This article was originally published by Mennonite World Review

Showalter: Do we miss the heart of the gospel?

“What are the markers of Anabaptism?” asked Nelson Kraybill, president of Mennonite World Conference, to a panel at the annual meeting of the North American Anabaptist mission agencies this winter. It is a key identity question for Mennonites and Anabaptists around the globe.

Richard Showalter

The panel responded by identifying five markers:

A believers church (serious disciples of Jesus, often in “unregistered churches” like the Anabaptists, who recognize the core of the gospel in the death and resurrection of Jesus for our sins and who “seek first the kingdom of God” as taught in the Sermon on the Mount);

Active embrace of the Great Commission (Matt. 28:16-20, one of the two most-quoted verses in 16th-century court records of Anabaptist trials);

A theology and practice of suffering love (peace, nonresistance and bearing the cross even in the face of persecution);

Mutual aid (caring community);

Rejection of imperial forms of Christianity (avoiding ecclesiastical dependence on and connection with governmental power).

The answer evoked fascinating reflections. Are the believers church and an embrace of the Great Commission important markers of Anabaptism?

“Yes,” said one. “In the past 70 years we in North America have so emphasized peace as the core of Anabaptism that sometimes we omit the essential spiritual identity from which peace flows. We reduce our faith to political activism.”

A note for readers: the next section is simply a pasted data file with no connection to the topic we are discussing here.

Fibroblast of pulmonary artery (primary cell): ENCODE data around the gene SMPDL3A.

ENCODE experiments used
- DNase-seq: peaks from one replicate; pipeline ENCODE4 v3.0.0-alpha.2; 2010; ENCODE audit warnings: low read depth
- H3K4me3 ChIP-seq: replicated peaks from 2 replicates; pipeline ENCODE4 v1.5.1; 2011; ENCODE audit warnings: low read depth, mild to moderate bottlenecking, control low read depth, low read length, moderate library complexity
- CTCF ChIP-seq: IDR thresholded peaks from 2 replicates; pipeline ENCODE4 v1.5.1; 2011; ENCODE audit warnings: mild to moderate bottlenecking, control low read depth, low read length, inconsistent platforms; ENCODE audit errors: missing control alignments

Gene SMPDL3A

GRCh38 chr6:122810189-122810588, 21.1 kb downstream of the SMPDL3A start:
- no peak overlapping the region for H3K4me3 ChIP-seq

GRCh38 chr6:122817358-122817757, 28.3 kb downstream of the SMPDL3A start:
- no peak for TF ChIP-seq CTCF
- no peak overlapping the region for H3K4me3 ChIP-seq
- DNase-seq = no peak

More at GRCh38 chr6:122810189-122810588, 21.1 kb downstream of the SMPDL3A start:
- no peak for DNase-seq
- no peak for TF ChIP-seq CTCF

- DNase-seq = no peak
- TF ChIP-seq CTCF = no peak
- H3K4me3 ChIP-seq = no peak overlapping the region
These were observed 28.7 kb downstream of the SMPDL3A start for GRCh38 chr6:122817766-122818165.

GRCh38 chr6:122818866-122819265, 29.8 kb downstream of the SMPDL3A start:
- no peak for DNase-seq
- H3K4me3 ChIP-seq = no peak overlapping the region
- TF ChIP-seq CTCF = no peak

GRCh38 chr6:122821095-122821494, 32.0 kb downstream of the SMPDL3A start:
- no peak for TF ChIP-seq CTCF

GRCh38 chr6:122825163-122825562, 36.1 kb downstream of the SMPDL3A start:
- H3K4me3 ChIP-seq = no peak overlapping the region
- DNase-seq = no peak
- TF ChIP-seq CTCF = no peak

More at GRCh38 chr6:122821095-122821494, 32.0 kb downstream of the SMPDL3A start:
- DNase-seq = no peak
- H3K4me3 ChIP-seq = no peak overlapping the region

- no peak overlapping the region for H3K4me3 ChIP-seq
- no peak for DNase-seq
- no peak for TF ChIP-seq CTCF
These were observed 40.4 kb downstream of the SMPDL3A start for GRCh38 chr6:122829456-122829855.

Another said, “Harold Bender, who gave us ‘The Anabaptist Vision’ in 1945, just assumed — without stating it — that active embrace of the Great Commission was core to Anabaptist identity. Before he died, he said he regretted omitting it from his ‘Anabaptist markers.’ ”

A young international leader remarked, “I’ve lived among you for several years, but this is the first time I’ve heard someone say that obedience to the Great Commission is a core marker of Anabaptism. Is there somewhere I can read about this?”

He continued, “I believe that peace is at the core of the gospel. Peace and the gospel are inseparable, of course. Yet I have been doubting to what extent peace is actually possible outside of the gospel. I see some peace movements which do not seem integrated with Jesus’ gospel. I’m excited to hear that the Great Commission was one of the core markers of Anabaptism.”

Hearing this, I was sobered. What is the core of the gospel for North American Anabaptists? We have widely adopted “peace and reconciliation” as code words for it. When fully understood, these terms can express the core. Reconciliation with God leads to reconciliation with one another; peace with God leads to peace with one another: That gets at the gospel. The vertical and the horizontal are both there, just as Jesus put it decisively in the two great commandments from the Old Testament — love of God and love of neighbor.

Nevertheless, it is possible to use code words for human relationships yet ignore reconciliation with God, the New Testament’s “first commandment.” In so doing, we miss the heart of the gospel. Jesus proclaimed that “the kingdom of God is near.”

Of course, some Christians emphasize the vertical at the expense of the horizontal. “Christianity” can then become a fire-insurance policy or a private spiritual affair with God. Human relationships are deemed irrelevant to the gospel. But Anabaptist theology and practice has rarely veered in that direction in conservative or progressive form.

We must never embrace only half our historical and spiritual legacy, the horizontal, and forget that Jesus is Savior and Lord as well as example and teacher. Our non-Western brothers and sisters can help us remember.

Richard Showalter lives in Irwin, Ohio, and travels in Asia, Africa, the U.S. and beyond as a teacher, preacher, writer and servant.

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